Featured Image: Seniors Oliver Chauncey-Heine and Paul Nelson run the Student Involvement Fair DSU booth. Oliver Chauncey-Heine | Courtesy
The Disabled Student Union (DSU) is one of 40 student organizations at Virginia Wesleyan that fosters and cultivates community.
Having started the club in the spring semester of 2023, senior Oliver Chauncey-Heine, the founder and current president, has succeeded in making the DSU a communicative and open environment.
“We are a club designed to bring together disabled and nondisabled students to achieve accessibility, knowledge and allyship,” Chauncey-Heine said.
They expressed the purpose of wanting to create a space where all students could discuss issues, be seen and just hangout with each other regardless of having a disability or not.
Senior Paul Nelson, the current vice president, backed this up. He said the organization is “a coalition of students… coming together once every other week to talk about issues on campus and to create this community of acceptance and friendship.”
The meetings are not always the same, existing for the purpose of getting people together in whatever way is most comfortable and enjoyable for everyone. The members play games, talk and even do homework together sometimes.
Nelson expressed his excitement for their occasional PowerPoint nights.
“Once in a while, we have PowerPoints discussing some disabilities that might not be as recognizable, just so we’re more aware of the disabilities some students might have on campus,” Nelson said.
In describing the inspiration behind why they created the club, Chauncey-Heine said, “I myself am disabled, and I found that disabled students on campus do not have a voice. I know a lot of disabled issues aren’t talked about.”
Although Executive Director of Academic Support Services Crit Muniz does a great job helping students with their cognitive disabilities, the Learning Center exists primarily for the purpose of helping students succeed in their academics.
There is no employee representative on campus who advocates specifically for physically disabled students, and there is no one whose job is to ensure that campus is physically accessible for all.
“There are a lot of issues with problems like accessibility [on campus],” Nelson said. “And so I think looking at the next two or three years, we want to open up that pipeline and make it easier to voice issues around campus or with other organizations about communities and accessibility as a whole.”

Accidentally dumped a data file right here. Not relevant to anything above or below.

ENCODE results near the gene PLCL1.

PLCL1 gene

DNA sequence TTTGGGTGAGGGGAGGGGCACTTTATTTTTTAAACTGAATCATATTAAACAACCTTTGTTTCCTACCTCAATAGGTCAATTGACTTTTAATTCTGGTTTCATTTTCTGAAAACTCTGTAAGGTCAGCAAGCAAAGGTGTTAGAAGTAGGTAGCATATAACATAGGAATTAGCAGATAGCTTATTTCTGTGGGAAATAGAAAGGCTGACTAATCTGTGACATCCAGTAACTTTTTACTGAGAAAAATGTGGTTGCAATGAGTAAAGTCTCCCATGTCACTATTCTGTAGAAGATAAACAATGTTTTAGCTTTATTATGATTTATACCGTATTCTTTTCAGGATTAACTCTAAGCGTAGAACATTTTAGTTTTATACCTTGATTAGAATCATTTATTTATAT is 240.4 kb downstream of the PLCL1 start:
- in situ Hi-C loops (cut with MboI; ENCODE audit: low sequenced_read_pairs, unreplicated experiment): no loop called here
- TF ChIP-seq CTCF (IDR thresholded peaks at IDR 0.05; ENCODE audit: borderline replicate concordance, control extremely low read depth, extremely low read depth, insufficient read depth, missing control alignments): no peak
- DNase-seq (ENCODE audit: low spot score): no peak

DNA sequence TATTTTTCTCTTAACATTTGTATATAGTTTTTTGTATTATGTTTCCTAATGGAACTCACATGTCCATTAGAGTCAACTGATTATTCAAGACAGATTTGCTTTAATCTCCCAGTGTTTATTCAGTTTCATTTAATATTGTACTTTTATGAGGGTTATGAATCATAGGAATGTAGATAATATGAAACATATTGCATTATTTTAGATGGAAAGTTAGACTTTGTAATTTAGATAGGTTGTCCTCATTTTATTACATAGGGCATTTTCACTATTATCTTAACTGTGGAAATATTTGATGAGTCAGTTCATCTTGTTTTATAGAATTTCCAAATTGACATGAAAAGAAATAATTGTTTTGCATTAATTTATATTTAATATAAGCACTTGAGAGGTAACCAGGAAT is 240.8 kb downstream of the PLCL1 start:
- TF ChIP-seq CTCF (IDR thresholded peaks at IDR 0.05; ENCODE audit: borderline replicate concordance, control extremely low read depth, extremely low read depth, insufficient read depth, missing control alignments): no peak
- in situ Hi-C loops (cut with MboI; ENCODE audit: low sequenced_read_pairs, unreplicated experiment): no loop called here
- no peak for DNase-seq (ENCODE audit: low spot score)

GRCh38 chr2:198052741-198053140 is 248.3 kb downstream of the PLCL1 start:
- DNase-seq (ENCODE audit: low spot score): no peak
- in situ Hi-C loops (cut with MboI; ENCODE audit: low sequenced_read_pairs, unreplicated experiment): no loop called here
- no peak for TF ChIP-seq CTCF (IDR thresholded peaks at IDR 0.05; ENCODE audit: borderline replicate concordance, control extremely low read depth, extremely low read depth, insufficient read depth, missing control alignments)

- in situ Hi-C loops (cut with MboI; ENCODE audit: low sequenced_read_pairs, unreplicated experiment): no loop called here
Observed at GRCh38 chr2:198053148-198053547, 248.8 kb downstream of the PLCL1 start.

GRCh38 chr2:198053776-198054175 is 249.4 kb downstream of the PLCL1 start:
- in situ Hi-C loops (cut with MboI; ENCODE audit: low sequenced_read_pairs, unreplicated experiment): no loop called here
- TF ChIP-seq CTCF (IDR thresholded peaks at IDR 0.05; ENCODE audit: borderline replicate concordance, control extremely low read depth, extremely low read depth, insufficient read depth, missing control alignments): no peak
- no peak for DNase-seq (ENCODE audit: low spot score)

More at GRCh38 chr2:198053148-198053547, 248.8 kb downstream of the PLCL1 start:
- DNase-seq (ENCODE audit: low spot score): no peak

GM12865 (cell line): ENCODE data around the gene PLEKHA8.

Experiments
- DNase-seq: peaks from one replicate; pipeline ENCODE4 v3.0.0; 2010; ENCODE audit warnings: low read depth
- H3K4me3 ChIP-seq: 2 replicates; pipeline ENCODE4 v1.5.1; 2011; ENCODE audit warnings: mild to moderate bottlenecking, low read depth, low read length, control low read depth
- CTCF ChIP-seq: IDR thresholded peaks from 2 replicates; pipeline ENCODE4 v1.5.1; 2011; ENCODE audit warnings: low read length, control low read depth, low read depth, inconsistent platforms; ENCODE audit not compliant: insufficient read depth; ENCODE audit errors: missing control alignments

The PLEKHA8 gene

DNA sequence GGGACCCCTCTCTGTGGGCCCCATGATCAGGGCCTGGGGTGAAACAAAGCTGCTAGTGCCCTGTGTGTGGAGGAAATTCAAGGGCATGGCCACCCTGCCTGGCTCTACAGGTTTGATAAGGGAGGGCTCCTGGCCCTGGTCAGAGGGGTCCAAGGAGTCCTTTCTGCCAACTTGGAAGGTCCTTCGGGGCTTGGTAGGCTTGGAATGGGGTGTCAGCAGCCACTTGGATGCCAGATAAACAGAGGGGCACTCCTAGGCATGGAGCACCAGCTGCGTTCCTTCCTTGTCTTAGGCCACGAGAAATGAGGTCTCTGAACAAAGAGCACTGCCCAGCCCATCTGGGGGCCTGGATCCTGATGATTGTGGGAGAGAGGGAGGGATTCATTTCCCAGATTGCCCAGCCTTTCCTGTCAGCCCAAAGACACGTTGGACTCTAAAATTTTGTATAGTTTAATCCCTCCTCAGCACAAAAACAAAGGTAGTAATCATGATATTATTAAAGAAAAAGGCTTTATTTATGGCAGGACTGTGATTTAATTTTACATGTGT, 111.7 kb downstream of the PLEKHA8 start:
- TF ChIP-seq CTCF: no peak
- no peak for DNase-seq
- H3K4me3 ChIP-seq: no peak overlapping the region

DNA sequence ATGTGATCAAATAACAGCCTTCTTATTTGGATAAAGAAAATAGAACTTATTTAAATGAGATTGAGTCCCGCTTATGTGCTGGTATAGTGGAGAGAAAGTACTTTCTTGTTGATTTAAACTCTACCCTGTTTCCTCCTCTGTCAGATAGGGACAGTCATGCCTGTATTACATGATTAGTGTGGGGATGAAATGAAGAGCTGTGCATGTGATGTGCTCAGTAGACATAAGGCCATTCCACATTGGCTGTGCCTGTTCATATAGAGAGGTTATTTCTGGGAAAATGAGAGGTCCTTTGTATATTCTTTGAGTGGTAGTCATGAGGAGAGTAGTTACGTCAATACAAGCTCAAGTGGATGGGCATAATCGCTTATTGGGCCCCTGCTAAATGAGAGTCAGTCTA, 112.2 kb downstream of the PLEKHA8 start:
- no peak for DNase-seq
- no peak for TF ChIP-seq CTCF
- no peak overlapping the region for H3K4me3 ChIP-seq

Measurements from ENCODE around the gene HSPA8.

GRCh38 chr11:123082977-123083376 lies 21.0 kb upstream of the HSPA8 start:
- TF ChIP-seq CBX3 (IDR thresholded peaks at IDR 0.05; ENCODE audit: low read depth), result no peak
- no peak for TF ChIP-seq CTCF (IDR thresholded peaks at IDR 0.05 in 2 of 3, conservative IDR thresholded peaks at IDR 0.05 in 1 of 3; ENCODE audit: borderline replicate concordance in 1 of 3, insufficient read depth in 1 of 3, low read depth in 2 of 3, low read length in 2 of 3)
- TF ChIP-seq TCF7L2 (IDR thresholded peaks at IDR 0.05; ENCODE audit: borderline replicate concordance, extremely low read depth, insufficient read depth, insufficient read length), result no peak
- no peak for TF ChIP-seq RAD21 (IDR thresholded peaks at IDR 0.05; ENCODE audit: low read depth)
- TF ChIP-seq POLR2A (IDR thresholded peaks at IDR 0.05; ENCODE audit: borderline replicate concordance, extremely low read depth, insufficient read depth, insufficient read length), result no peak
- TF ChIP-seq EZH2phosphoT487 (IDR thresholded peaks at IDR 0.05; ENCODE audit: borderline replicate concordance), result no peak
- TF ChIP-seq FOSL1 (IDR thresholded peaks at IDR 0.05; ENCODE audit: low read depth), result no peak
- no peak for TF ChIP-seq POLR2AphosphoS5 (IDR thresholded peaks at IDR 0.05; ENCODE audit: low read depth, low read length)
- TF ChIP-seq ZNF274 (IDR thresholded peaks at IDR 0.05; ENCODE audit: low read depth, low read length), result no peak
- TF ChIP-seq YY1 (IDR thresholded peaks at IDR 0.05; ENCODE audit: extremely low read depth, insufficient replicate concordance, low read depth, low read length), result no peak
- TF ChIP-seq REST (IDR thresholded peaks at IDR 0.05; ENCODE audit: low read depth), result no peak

A big step in making this happen can be found in senior Rachel Wilson’s research project for Honors Senior Seminar. Her goal is to create a plan with changes that Virginia Wesleyan can realistically implement to make the campus more physically accessible for its students.
Wilson praised Muniz for the work he does on campus and for his stepping up to additionally help students with physical disabilities.
“I believe our school has done a great job accommodating individuals with cognitive disabilities,” Wilson said. Her goal is to further address the effort the university as a whole needs to put forth when approaching accessibility.
“I am focusing on how to make housing, buildings and routes accessible throughout. I am taking into account the good things our campus does, but also some of the things we are lacking,” Wilson said.
She described her process of measuring and taking down percentages of different buildings, counting the pre-existing features Wesleyan has and talking with some of the DSU members about their personal experiences on campus.
Wilson expressed the importance of talking to people as a part of the research process.
“I feel like, as a recreational therapist [major], it’s not only about working with your participants but also advocating for them,” Wilson said.
She stressed that universities providing these kinds of building accommodations are important not just for their physically disabled students but also for injured athletes.
“I know several athletes that have needed wheelchairs, crutches or scooters to get around campus and have struggled because of the lack of ramps, elevators, the door lips on buildings and lack of push button doors,” Wilson said.
If injured athletes occasionally have to deal with the struggle of navigating the lack of accessibility aid on campus, then it is even more important to implement those changes to make it better for those students who have to face it every day.
In summation, the Disabled Student Union has been busy. Even with all of this happening, though, it is sticking to its original purpose of bringing students together.
The organization meets biweekly, and their next meeting will be Saturday, Oct. 7 at noon in Clarke 215. They welcome any and all people interested.
“We are just a community. We’re here for people to make more friends and feel more connected,” Nelson said. “We obviously talk about issues and work through things to make it better. But we are friends, and we are a community. And we are going to be together.”
By Phoebe Cox